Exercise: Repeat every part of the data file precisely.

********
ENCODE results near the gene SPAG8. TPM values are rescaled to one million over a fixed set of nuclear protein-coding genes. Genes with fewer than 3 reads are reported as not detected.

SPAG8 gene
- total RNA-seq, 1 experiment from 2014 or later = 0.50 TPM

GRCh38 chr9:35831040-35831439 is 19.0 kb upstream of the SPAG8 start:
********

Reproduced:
ENCODE results near the gene SPAG8. TPM values are rescaled to one million over a fixed set of nuclear protein-coding genes. Genes with fewer than 3 reads are reported as not detected.

SPAG8 gene
- total RNA-seq, 1 experiment from 2014 or later = 0.50 TPM

GRCh38 chr9:35831040-35831439 is 19.0 kb upstream of the SPAG8 start: